Currently, consumers are up to their eyeballs in debt and often have multiple creditors knocking on their doors.
As Joanna Elson, the chief executive of the charity Money Advice Trust (in The Guardian, 30 Aug 2022), said
“For many households, options are already running out, with more turning to credit to cover essential needs."
Since the pressure is on, consumers need to know their rights and obligations, and creditors need to abide by the regulations that govern the credit and debt collection industry. They should also want to recover debt in the most effective and ethical way.
From a creditor’s point of view, knowing the regulations around debt collection keeps them compliant and on the right side of the law.
Creditors are obliged to adhere to such laws and directives as:
Besides the law, there are ethics and real people with real debt problems involved. Debt charities and government groups, such as Citizens Information in Ireland, and StepChange, Money Helper and Citizens Advice in the UK, stand by to help people escape destructive debt.
If a dispute cannot be resolved, organisations like the Financial Ombudsman Service, Prudential Regulation Authority or Financial Conduct Authority (UK) can be called in.
On the flip side, debtors need to know their rights as consumers to avoid being exploited. Creditors are well within their rights to try to take certain actions to get their money, however, the public is protected by the law from harassment.
These are the main regulations that are in place in the EU and UK, but they vary from country to country.
They need written proof that you do in fact owe the money otherwise they have no grounds to enforce the debt collection.
Contacting a debtor several times in a single day or an excessive number of times is harassment.
Also, creditors may not go after you on social media or humiliate you in a public space. Of course, collectors can in no way use aggressive or threatening language, or physical violence.
Unless specifically agreed, collection agencies cannot show up at your door - but a bailiff or debt solicitor can. Debt Collection Agencies (DCAs) cannot start taking your assets and cannot threaten to seize your goods to strong-arm you into paying. However, DCAs can propose payment plans to settle the debt.
These charges are also restricted by the relevant regulations of each country.
Debt collectors cannot contact family members, friends nor your employers. Only the person who owes the money can be contacted.
For example, they can’t urge you to sell your home or get a loan from somewhere else to cover your debt with them or force you to pay off in bigger instalments than you can afford.
Debt collectors can only contact you during specific hours, which are usually between 8:00 – 21:00, Monday to Saturday (country dependent). They may not repeatedly contact a person in a single day as this is considered harassment.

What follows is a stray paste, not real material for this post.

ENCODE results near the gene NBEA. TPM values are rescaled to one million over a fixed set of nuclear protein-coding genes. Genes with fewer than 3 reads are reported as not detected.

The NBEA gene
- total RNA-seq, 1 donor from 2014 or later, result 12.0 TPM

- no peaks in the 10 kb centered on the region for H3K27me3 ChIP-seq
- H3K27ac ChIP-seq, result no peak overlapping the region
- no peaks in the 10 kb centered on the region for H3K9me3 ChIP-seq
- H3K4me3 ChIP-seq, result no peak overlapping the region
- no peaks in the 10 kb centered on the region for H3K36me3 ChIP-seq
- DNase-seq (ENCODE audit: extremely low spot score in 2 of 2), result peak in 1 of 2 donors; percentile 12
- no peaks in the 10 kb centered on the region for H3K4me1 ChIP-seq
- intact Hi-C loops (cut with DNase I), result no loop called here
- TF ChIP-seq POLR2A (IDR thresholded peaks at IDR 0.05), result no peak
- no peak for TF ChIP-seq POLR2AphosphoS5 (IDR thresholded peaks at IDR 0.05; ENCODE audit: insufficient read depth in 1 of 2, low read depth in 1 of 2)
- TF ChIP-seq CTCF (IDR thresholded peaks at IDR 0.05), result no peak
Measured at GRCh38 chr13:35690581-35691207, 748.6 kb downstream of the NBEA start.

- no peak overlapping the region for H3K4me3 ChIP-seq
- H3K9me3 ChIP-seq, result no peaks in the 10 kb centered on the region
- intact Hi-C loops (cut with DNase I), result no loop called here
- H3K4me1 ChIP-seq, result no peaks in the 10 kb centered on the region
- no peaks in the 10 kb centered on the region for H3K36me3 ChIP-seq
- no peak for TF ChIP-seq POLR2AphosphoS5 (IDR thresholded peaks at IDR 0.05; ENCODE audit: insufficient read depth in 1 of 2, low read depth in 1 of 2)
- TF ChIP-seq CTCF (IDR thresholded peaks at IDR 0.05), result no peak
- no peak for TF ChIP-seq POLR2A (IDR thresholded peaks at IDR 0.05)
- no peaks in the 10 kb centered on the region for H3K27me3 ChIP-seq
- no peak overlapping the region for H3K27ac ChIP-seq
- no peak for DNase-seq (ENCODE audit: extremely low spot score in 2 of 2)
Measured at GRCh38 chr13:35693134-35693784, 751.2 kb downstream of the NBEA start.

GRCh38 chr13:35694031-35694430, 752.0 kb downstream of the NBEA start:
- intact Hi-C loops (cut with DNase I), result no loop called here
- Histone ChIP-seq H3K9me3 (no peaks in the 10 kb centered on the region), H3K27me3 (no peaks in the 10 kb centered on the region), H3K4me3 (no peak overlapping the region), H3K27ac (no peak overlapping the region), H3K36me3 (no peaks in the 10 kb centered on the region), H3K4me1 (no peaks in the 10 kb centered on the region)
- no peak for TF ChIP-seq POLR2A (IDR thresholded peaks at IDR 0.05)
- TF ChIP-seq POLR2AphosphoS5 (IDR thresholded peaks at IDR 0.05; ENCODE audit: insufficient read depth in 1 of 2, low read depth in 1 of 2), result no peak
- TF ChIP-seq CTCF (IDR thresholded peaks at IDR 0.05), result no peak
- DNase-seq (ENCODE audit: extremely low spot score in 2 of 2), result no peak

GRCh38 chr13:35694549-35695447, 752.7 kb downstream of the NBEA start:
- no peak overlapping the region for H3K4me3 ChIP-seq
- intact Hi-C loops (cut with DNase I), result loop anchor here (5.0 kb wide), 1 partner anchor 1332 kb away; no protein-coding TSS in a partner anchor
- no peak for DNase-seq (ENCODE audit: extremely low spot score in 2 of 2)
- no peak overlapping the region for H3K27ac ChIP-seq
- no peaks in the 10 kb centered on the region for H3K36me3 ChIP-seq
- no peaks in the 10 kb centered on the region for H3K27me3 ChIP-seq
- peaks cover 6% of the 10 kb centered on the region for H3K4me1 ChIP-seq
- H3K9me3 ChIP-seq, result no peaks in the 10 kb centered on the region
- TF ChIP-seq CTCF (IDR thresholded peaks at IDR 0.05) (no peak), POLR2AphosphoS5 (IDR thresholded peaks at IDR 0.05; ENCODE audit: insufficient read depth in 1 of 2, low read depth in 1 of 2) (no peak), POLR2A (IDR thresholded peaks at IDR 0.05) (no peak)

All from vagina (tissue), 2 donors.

DCAs may not claim they have legal powers or use false documents with official-looking logos as they have no legal power in themselves –that level of authority lies with the bailiffs.
Only in a few circumstances, and as a last resort, is unpaid debt a criminal offence. For example, in the case of criminal fines, unpaid council tax (England), business rates and child maintenance arrears owed to the CSA.
Any organisation that handles their customers’ personal data is obliged by law to put rigorous data security actions in place. In the EU, the General Data Protection Regulation (GDPR) protects personal data and the rights of EU citizens, while the Data Protection Act in the UK covers similar territory.
Being vigilant about ICT risks and cybersecurity is equally important. In the EU and in individual countries, there are several cybersecurity legislations at multiple levels that financial institutions must abide by. The most over-arching legislation for financial organisations is the Directive on Security of Network and Information Systems (NIS).
What about ISO 27001?
"ISO 27001 is the only auditable international standard that defines the requirements of an ISMS (information security management system). An ISMS is a set of policies, procedures, processes and systems that manage information security risks, such as cyber-attacks, hacks, data leaks or theft." (IT Governance UK) All organisations that deal with customers’ data should be ISO 27001 compliant.
By encoding compliance rules into the debt collection software, creditors and debt collection agents can be sure they are following regulations. During the software configuration stage, compliance experts within the company can make sure everything is above board and the app itself can prevent unlawful actions from going ahead by building checks into the workflow.
The collections technology used also provides a secure audit trail that can be inspected if needed as all communication between debtors and creditors can be recorded.
Conversational AI messaging technology allows companies to engage their customers in a more relational, two-way conversation that can recognise intent and pick up the vulnerability level of their customers. This helps guide the conversation to a successful outcome and works with the person to help resolve their debt issues.
If both parties play by the rules, the outcome will be better for all. Knowing your rights as a consumer empowers you, especially in your situation makes you vulnerable to abuse. And it also empowers the creditors and forces them to find an effective, empathetic way to recover debt that does not infringe on individual rights.
Contact us to find out how Webio's conversational messaging can help youremain compliant
while effectively recovering debt and empathetically engaging with your customers.
If you need to improve your customer engagement, talk to us and we'll show you how AI automation via digital messaging apps works.
You will love the Webio experience.